by Susan Brinkmann, OCDS
(May 30, 2008) A bill allowing medical practitioners and family members to authorize terminal sedation for depressed, confused or mentally disabled patients has narrowly passed the California Assembly.
Known as AB2747, the bill authorizes terminal sedation (TS) without nutrition and hydration for depressed or confused patients whether or not their natural death is imminent. It also allows family members to order the death of persons with mental disabilities when a medical practitioner believes they have less than a year to live.
The bill was passed on a 40-32 vote in the Democrat-controlled Assembly and was introduced by the same Democrats who have unsuccessfully piloted several physician-assisted suicide bills in the last three years.
“This deceptive bill will cause death and shorten life, despite its claims,” said Randy Thomasson, president of Campaign for Children and Families, a leading California-based pro-life, pro-family organization, to LifeSiteNews. “Drying up and shriveling to death through dehydration is a fate worse than lethal injection. By transforming palliative sedation into a vehicle for assisted suicide, AB 2747 would transform doctors and nurses from healers and comforters into killers like Dr. Jack Kevorkian.”
Total or terminal sedation (TS) is a controversial new procedure that can too easily be used in place of physician assisted suicide.
According to Nancy Valko, R.N., former hospice nurse and spokeswoman for the National Association of Pro-Life Nurses, terminal sedation is defined as the deliberate “’termination of awareness’ for ‘relief of intractable pain when specific pain relieving protocols or interventions are ineffective’ and/or ‘relief of intractable emotional or spiritual anguish (existential suffering, psychological distress, emotional exhaustion)’. An essential component of TS is also the withdrawal of all treatment, including even food and water, so that death occurs as soon as possible.”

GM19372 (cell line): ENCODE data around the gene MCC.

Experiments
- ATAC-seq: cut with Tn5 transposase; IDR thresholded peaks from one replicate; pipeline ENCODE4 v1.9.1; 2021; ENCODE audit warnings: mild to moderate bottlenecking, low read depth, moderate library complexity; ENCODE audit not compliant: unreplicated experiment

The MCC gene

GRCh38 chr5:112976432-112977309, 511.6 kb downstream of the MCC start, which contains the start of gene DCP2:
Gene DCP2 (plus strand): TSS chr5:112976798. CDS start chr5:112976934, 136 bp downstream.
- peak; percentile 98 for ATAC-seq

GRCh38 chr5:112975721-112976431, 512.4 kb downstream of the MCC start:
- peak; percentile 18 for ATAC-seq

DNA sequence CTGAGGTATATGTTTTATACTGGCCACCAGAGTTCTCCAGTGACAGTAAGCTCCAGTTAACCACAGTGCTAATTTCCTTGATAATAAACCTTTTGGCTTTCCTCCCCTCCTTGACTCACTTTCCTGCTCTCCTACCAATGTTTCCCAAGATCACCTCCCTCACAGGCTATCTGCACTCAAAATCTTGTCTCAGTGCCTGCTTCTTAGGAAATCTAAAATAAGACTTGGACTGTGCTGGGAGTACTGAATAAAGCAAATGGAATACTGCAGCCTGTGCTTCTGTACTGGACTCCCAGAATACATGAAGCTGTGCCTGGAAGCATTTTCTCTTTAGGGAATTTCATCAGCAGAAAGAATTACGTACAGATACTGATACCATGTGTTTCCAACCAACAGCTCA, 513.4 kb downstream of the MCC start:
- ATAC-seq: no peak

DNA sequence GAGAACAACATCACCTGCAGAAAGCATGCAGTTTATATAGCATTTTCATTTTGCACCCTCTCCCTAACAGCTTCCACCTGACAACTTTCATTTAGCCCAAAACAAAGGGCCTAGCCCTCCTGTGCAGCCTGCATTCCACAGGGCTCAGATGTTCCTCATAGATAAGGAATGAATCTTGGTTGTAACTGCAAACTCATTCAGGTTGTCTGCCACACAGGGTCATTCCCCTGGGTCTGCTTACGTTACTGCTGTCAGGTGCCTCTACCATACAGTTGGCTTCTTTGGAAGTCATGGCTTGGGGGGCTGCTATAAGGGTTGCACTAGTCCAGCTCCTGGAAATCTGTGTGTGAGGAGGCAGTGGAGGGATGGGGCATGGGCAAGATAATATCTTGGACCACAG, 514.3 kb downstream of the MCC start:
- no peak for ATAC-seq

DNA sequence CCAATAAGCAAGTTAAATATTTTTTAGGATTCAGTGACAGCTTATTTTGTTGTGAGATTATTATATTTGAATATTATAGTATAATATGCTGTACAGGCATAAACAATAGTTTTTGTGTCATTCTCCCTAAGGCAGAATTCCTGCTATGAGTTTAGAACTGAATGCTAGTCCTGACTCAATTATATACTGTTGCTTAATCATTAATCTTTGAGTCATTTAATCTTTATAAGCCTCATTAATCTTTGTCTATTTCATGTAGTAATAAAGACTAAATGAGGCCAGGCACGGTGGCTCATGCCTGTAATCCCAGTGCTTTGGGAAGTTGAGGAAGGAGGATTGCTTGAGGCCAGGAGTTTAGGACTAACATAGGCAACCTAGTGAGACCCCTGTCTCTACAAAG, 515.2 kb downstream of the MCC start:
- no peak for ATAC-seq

As Valko points out, “The issue is not really ‘intractable pain’, which those of us who have worked in hospice or with other dying patients know can virtually always be controlled.”
Instead, it is being used as a kind of “slow euthanasia,” a procedure that is far more prevalent than the public may realize.
“Even the few studies on TS report the prevalence of terminal sedation to range from 3 percent to 52 percent in the terminally ill,” wrote Valko in 2002. “When the unknown actual incidence of terminating awareness – or insuring unawareness – in patients with stroke, dementia or other serious illnesses is factored in, the use of TS as a form of ‘comfort care’ may well be approaching epidemic proportions, even outside the hospice area.
“As a former hospice nurse and now as an ICU nurse caring for some patients who turn out to be dying, I support the appropriate use of pain and sedating medications as ethical comfort care. However, even in circumstances where such medications are necessary, I have never seen a case where a patient ‘needed’ to be made permanently unconscious.”
The Vatican agrees. In the 1995 Charter for Health Care Workers issued by the Pontifical Council for Pastoral Assistance to Health Care Workers, a clear warning is given about the use of narcotics to induce unconsciousness.
“Sometimes the systematic use of narcotics which reduce the consciousness of the patient is a cloak for the frequently unconscious wish of the health care worker to discontinue relating to the dying person. In this case it is not so much the alleviation of the patient’s suffering that is sought as the convenience of those in attendance. The dying person is deprived of the possibility of ‘living his own life’, by reducing him to a state of unconsciousness unworthy of a human being. This is why the administration of narcotics for the sole purpose of depriving the dying person of a conscious end is ‘a truly deplorable practice’.”
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The most humane way to treat the dying is with the love of Christ. Read “Midwife for Souls” by Kathy Kalina, R.N., a pastoral guide for hospice care workers and all who live with or accompany the terminally ill.